As of May 8, 2013, 30 laboratory-confirmed cases of human infection with novel coronavirus (nCoV) have been reported to the World Health Organization (WHO): two from Jordan, two from Qatar, 23 cases from Saudi Arabia, two from the United Kingdom (UK), and one from the United Arab Emirates. Most patients are male (79.3%; 23 of 29 cases with sex reported) and range in age from 24 to 94 years (median 56 years). The first cases had onset of illness in late March or early April 2012; the most recent cases reported had onset on May 1, 2013 (13 cases with onset April 14 to May 1, 2013). Most patients presented with severe acute respiratory disease requiring hospitalization and eventually required mechanical ventilation or other advanced respiratory support. Eighteen patients have died.
Several cases have occurred in clusters, including in a healthcare setting in Jordan in April 2012 (of 2 confirmed and 11 probable cases, 10 were healthcare workers) and in the UK among family members of an infected patient who had recently arrived from Saudi Arabia. The Jordanian outbreak illustrated the potential of this virus to spread through health care facilities and the UK outbreak confirmed the potential of the virus to transmit between humans with close contact. In neither instance did transmission appear to go beyond the immediate outbreak into the community.
Since April 14, 2013, 13 new cases of infection have been confirmed and reported in Saudi Arabia (10 males and three females, median age 58 years). Seven of these have died, four remain critically ill in intensive care and two are hospitalized but clinically improved. All patients were reported to have at least one comorbid medical condition and most had more than one. Most of the cases were patients at a single healthcare facility. Two were family members of two patients from that facility; no healthcare workers have been affected. Although investigations are still ongoing into the source of this outbreak, early information indicated that only a small minority of these cases had contact with animals in the time leading up to their illness.
Five viruses from the United Kingdom (n=2), Saudi Arabia (n=1), Jordan (n=1), and Germany (n=1) have been cultured and genome sequences have been made publicly available. No sequence data are yet available from the latest cluster. All five of the sequenced viruses have a high degree of genetic similarity. Preliminary analyses show that the viruses are genetically somewhat similar to bat viruses. It should be noted, however, that the similarity does not necessarily imply that bats are the reservoir for the human virus or that direct exposure to bats or bat excreta were responsible for infection. The nCoV itself has not yet been found in an animal.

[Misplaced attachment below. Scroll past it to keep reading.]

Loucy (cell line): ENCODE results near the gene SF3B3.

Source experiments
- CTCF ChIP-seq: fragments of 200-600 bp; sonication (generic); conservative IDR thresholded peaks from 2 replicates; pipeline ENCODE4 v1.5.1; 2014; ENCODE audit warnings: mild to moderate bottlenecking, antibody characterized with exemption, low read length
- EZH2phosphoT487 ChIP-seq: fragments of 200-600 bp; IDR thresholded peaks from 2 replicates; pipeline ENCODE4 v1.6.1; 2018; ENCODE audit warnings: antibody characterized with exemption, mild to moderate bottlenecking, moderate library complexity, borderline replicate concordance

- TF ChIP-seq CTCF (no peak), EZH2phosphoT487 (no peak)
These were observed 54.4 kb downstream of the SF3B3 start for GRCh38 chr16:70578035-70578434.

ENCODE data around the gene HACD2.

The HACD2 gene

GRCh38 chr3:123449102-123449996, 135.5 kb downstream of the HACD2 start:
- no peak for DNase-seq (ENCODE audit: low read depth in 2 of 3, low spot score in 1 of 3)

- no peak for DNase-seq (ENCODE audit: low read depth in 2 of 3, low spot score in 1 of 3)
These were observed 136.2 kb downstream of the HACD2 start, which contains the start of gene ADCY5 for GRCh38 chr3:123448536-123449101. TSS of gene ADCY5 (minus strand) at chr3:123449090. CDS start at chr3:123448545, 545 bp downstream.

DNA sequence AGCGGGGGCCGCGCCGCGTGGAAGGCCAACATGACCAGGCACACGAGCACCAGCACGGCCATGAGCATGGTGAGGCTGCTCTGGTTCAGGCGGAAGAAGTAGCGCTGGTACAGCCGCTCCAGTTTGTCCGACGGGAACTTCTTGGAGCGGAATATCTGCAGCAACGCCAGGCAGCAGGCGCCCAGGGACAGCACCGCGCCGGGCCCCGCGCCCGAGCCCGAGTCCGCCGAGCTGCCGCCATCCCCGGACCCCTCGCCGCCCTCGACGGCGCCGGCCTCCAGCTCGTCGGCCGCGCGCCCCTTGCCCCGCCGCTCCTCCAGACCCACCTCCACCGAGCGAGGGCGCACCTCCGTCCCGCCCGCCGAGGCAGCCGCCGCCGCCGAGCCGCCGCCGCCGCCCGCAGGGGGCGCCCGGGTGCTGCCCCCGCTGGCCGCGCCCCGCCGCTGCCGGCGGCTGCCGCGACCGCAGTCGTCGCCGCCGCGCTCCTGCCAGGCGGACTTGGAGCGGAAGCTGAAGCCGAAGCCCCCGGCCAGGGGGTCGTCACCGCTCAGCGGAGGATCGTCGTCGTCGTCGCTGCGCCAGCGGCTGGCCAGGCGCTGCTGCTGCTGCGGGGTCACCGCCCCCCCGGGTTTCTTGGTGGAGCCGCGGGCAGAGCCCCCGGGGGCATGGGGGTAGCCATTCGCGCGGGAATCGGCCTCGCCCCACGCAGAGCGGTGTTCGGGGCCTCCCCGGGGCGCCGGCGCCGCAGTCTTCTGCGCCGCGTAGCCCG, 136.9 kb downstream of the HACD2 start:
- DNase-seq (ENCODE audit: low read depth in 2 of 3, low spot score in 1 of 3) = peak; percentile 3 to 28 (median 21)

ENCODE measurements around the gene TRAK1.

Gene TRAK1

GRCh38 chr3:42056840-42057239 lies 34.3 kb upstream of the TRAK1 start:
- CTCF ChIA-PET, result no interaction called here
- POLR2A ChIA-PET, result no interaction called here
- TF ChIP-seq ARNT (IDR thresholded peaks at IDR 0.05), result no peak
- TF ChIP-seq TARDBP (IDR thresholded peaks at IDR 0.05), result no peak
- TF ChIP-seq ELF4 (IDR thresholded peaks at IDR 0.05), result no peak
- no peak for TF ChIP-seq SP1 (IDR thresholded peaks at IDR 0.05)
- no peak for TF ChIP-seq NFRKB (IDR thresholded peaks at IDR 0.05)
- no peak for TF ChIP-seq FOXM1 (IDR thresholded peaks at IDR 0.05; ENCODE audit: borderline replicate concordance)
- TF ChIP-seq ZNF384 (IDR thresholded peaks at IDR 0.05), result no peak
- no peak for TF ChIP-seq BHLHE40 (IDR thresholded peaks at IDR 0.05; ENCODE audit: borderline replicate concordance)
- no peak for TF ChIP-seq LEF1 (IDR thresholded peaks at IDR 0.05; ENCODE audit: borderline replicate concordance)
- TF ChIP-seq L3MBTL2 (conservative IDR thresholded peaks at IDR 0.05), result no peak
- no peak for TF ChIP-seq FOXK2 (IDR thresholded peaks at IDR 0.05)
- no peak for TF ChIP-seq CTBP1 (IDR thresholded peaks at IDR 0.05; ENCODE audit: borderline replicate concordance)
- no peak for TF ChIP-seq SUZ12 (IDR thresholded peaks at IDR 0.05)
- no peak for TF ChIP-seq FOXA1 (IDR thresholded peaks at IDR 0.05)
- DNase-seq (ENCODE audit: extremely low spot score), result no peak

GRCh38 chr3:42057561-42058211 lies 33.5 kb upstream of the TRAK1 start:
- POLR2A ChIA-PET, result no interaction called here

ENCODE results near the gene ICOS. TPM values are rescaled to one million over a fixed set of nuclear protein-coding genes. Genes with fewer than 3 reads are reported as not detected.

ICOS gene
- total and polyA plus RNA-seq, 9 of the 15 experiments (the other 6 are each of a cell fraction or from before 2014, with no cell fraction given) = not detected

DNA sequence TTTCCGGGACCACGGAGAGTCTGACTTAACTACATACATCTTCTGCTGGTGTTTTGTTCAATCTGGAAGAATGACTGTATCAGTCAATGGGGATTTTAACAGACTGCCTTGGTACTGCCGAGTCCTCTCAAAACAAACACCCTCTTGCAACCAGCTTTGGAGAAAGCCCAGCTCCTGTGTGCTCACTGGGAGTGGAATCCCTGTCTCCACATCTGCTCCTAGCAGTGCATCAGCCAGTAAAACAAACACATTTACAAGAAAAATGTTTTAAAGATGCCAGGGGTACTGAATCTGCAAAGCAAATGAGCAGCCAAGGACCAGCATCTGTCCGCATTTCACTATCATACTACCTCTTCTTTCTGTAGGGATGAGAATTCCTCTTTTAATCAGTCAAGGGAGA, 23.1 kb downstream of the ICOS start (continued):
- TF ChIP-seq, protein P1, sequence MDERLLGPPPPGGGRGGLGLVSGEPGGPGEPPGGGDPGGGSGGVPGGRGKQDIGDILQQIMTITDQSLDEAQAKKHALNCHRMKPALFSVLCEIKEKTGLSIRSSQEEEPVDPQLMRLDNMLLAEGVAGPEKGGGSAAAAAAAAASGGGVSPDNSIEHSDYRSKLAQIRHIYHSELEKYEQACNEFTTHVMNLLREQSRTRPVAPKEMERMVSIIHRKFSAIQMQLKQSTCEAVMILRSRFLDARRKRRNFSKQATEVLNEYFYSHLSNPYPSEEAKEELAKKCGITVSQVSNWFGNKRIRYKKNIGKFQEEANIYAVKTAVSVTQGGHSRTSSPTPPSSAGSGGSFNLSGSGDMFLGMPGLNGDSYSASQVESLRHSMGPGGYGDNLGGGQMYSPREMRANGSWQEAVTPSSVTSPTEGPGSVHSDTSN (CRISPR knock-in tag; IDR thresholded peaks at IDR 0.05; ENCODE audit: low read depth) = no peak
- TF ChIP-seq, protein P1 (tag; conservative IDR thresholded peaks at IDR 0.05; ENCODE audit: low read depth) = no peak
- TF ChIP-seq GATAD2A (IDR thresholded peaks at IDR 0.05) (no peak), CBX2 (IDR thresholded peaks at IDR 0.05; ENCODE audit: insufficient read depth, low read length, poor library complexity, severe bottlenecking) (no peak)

An international network of clinical experts has been convened to discuss therapeutic options. It concluded that in the absence of clinical evidence for disease-specific interventions, convalescent plasma is the most promising therapy. A memo containing advice for setting up international or regional serum centers, to obtain and share convalescent plasma, has been circulated by WHO to ministries of health in affected countries. WHO and the International Severe Acute Respiratory and Emerging Infection Consortium have developed and shared a set of research protocols and case report forms to help clinical investigators establish studies of pathogenesis and pharmacology. These are available at http://www.prognosis.org/isaric/.
WHO has developed interim guidance document Infection prevention and control during health care for probable or confirmed cases of nCoV infection. The recommendations have been reviewed by members of the WHO Global Infection Prevention and Control Network (GIPCN) and other international experts. The interim guidance document is available at: http://www.who.int/csr/disease/coronavirus_infections/IPCnCoVguidance_06May13.pdf.
WHO has released a statement regarding the currrent novel coronavirus situation in the Middle East: